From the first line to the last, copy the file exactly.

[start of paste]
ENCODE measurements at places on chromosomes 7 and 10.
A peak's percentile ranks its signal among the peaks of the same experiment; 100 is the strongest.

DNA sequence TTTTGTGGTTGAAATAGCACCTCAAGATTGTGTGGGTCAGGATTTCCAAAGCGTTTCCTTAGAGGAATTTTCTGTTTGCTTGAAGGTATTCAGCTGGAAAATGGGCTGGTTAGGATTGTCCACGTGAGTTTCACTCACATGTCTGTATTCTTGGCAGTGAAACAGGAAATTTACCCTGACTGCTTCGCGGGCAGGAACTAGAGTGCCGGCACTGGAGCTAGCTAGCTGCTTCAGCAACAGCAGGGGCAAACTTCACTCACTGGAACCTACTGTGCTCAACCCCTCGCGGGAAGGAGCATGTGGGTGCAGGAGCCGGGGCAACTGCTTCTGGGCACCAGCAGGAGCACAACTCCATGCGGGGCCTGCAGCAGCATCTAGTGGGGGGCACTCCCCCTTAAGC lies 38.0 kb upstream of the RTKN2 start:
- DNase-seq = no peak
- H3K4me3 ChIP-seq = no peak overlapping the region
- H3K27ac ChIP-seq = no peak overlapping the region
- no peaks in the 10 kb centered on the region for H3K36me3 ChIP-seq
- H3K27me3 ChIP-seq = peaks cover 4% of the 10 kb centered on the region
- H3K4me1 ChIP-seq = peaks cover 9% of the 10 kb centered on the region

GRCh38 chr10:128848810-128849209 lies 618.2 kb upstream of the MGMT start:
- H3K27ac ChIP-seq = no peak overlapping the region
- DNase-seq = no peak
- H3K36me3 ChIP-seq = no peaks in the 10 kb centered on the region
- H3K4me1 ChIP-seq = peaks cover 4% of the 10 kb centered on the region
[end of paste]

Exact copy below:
ENCODE measurements at places on chromosomes 7 and 10.
A peak's percentile ranks its signal among the peaks of the same experiment; 100 is the strongest.

DNA sequence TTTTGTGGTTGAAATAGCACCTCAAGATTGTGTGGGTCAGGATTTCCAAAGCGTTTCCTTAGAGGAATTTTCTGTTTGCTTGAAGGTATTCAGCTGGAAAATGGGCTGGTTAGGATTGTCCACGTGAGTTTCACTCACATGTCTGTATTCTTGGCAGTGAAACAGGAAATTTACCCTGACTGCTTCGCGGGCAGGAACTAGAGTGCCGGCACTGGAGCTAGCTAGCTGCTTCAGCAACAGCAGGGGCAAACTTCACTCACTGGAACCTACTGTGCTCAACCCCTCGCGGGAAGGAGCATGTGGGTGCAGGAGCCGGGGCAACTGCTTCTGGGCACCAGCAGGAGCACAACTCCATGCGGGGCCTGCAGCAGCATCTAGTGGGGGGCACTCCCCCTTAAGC lies 38.0 kb upstream of the RTKN2 start:
- DNase-seq = no peak
- H3K4me3 ChIP-seq = no peak overlapping the region
- H3K27ac ChIP-seq = no peak overlapping the region
- no peaks in the 10 kb centered on the region for H3K36me3 ChIP-seq
- H3K27me3 ChIP-seq = peaks cover 4% of the 10 kb centered on the region
- H3K4me1 ChIP-seq = peaks cover 9% of the 10 kb centered on the region

GRCh38 chr10:128848810-128849209 lies 618.2 kb upstream of the MGMT start:
- H3K27ac ChIP-seq = no peak overlapping the region
- DNase-seq = no peak
- H3K36me3 ChIP-seq = no peaks in the 10 kb centered on the region
- H3K4me1 ChIP-seq = peaks cover 4% of the 10 kb centered on the region